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Fight the flu with free flu shots

HomeNews and Events > Fight the flu with free flu shots

Influenza (the flu) is a serious disease you can get from anyone infected. Healthy people can get it and adults and children with other chronic diseases, such as diabetes or asthma, are even more at risk. 

Palmetto Health is helping protect you and your family with free flu shots* during several Saturday mornings in October and November. Registered nurses at locations throughout the Richland, Lexington and Sumter communities will administer the vaccine. The flu shot is available for anyone six months and older. Insurance is not required. 


  • Saturday, Oct. 7, 2017, 9 a.m.–noon
    • St. John’s Baptist Church
    • 3404 W. Beltline Blvd., Columbia
  • Saturday, Oct. 14, 2017, 9 a.m.–noon    
    • Grace Christian Church
    • 5010 Monticello Rd., Columbia
  • Saturday, Oct. 21, 2017, 9 a.m.-noon
    • Second Nazareth Baptist Church
    • 2300 Elmwood Ave., Columbia
  • Saturday, Oct. 28, 2017, 9 a.m.–noon
    • Columbia Church of Christ
    • 1049 Harbor Dr., West Columbia
  • Saturday, Nov. 4, 2017, 9 a.m.–noon
    • Bibleway Church of Atlas Rd.
    • 2440 Atlas Rd., Columbia
  • Saturday, Nov. 11, 2017, 9 a.m.–noon
    • Jehovah Missionary Baptist
    • 805 S. Harvin St., Sumter
  • Saturday, Dec. 2, 2017, 9 a.m.–noon
    • The Brook
    • 8328 Parklane Rd., Columbia

* Flu shots are available on a first-come, first-served basis. 

Consent forms

Flu shot facts 

  • A flu vaccine cannot cause flu illness. The viruses in the flu shot are killed (inactivated), so you cannot get the flu from a flu shot. While a flu vaccine cannot give you flu illness, there are different side effects that may be associated with getting a flu shot. These could include: soreness, redness, or swelling where the shot was given, fever (low grade), aches.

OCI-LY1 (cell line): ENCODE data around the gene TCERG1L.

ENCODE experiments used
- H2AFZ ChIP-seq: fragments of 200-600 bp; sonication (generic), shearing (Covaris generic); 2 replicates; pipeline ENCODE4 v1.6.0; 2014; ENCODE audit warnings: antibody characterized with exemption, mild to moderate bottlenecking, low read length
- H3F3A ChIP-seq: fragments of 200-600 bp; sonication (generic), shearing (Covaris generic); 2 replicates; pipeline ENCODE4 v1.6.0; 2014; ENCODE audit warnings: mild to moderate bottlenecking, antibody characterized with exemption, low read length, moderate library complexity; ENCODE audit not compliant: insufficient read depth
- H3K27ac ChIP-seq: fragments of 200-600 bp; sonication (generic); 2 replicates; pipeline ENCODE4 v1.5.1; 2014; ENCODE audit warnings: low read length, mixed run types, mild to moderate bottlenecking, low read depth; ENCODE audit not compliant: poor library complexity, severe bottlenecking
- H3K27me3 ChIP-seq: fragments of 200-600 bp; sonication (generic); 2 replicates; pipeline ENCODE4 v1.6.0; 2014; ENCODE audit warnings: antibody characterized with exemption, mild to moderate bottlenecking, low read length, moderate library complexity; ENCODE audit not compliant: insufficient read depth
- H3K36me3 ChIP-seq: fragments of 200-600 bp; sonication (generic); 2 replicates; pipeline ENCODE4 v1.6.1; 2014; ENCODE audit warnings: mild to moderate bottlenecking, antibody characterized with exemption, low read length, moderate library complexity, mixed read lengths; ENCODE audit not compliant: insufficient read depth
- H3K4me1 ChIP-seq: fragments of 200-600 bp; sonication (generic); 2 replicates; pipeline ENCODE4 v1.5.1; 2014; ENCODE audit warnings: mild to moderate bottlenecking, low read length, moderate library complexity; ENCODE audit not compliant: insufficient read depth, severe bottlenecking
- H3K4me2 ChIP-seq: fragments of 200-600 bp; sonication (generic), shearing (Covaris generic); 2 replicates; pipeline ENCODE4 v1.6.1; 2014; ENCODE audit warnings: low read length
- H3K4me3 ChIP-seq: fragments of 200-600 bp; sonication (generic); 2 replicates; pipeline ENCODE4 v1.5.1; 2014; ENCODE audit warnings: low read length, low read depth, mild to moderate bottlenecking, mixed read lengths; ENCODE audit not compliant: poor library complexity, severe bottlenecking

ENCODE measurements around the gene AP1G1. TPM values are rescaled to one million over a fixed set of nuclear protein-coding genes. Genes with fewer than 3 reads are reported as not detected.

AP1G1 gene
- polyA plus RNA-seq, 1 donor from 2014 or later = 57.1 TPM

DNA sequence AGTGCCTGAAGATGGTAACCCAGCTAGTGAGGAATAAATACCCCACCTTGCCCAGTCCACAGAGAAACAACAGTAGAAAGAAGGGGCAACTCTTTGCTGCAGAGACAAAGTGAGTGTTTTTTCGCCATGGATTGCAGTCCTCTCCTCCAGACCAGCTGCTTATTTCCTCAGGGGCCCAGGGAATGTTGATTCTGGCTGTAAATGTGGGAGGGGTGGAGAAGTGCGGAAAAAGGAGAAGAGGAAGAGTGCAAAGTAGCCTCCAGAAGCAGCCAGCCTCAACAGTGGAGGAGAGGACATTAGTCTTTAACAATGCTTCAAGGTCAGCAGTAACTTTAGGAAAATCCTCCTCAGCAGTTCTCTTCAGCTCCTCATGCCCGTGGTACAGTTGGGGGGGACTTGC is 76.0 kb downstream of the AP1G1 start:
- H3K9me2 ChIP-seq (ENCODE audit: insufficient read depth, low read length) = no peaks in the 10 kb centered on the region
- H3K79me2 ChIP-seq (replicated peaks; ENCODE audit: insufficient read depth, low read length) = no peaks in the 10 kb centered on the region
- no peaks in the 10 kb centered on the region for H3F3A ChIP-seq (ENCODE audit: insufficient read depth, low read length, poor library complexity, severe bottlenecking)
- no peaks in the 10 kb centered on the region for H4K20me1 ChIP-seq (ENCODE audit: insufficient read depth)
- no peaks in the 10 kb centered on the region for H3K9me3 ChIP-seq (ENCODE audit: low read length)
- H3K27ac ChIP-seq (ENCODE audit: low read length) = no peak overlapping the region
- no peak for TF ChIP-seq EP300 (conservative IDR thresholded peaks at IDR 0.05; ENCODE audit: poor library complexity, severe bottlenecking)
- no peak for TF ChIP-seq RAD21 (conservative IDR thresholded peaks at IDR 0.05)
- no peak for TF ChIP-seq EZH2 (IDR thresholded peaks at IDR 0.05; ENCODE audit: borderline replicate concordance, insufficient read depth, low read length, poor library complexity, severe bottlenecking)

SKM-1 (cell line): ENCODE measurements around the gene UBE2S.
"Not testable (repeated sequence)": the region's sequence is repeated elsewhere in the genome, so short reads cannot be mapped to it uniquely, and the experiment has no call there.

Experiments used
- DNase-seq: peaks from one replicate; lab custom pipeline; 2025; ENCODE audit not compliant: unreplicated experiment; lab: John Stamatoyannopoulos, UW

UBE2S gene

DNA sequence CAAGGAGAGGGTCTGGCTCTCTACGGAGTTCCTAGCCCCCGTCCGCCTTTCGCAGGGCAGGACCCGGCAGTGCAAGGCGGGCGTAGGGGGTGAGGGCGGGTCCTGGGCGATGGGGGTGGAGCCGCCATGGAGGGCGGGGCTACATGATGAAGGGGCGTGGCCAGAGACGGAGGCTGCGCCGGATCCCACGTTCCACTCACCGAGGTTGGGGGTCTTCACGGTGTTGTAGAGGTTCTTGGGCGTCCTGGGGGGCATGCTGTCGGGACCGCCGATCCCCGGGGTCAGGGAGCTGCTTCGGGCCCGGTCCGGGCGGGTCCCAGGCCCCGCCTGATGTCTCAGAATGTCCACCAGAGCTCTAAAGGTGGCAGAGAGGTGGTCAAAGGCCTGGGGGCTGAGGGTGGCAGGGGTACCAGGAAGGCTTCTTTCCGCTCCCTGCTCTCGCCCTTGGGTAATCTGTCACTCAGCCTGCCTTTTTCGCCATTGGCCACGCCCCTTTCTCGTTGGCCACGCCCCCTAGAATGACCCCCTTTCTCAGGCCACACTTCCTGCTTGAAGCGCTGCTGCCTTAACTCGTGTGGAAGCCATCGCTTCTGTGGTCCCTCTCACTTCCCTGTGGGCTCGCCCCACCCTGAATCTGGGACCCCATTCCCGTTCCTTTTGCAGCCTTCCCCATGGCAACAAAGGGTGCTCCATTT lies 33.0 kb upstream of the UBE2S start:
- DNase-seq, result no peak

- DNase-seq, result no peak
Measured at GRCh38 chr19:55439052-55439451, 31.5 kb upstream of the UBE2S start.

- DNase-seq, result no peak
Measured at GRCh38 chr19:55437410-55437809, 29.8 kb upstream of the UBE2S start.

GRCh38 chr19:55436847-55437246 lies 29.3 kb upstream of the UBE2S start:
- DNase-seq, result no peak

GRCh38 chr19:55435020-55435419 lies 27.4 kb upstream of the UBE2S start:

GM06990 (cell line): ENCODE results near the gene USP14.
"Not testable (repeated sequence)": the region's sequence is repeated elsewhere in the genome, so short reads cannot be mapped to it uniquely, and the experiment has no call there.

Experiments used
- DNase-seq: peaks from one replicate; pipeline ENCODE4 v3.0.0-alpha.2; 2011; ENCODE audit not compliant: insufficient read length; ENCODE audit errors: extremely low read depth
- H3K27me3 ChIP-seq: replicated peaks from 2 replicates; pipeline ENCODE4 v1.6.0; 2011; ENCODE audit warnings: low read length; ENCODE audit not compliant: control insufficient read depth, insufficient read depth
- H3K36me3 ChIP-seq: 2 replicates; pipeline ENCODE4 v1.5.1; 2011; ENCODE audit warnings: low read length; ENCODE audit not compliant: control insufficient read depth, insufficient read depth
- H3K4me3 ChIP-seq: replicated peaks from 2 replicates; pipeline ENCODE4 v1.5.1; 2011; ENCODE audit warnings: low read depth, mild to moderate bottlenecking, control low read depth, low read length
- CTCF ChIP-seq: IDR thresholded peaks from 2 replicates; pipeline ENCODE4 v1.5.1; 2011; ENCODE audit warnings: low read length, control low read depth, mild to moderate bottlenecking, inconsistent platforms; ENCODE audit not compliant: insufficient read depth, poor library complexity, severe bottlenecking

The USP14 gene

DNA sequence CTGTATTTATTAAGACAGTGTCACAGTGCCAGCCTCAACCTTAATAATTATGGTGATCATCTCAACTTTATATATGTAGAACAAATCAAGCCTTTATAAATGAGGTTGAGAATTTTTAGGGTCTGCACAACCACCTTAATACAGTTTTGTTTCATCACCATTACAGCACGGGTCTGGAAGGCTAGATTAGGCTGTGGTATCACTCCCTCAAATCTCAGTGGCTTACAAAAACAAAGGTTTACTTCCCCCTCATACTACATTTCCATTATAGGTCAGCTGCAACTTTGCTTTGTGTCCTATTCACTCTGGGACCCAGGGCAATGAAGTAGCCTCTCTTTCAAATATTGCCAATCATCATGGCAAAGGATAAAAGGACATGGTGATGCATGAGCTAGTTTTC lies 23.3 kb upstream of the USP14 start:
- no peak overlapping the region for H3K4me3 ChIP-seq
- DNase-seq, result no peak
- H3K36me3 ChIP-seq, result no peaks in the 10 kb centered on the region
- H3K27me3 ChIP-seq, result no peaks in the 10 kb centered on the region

• Yearly flu vaccination is the best tool currently available to protect against the flu. The Centers for Disease Control and Prevention (CDC) recommend a yearly flu vaccination as the first and most important step in protecting against flu and its potentially serious complications. 
  • Millions of people have safely received flu vaccines for decades. Flu vaccination can reduce flu illnesses; doctors' visits and missed work and school due to flu, as well as prevent flu-related hospitalizations. 
  • A flu vaccination does not guarantee protection against the flu. Some people who get vaccinated might still get sick. However, people who get a flu vaccine are less likely to get sick with flu or hospitalized from flu than someone who does not get vaccinated.
  • Flu vaccination also may make your illness milder if you do get sick.
  • Getting vaccinated yourself also protects people around you, including those who are more vulnerable to serious flu illness, like babies and young children, older people, and people with certain chronic health conditions.
  • A flu vaccine is needed every year for two reasons. First, the body’s immune response from vaccination declines over time, so an annual vaccine is needed for optimal protection. Second, because flu viruses are constantly changing, the formulation of the flu vaccine is reviewed each year and sometimes updated to keep up with changing flu viruses. For the best protection, everyone six months and older should get vaccinated annually.
  • It takes about two weeks after vaccination for antibodies to develop in the body and provide protection against influenza virus infection. That’s why it’s better to get vaccinated early in the fall, before the flu season really gets under way.
  • Flu vaccines are offered in many locations, including doctor’s offices, health departments, pharmacies, urgent care clinics, schools and workplaces.

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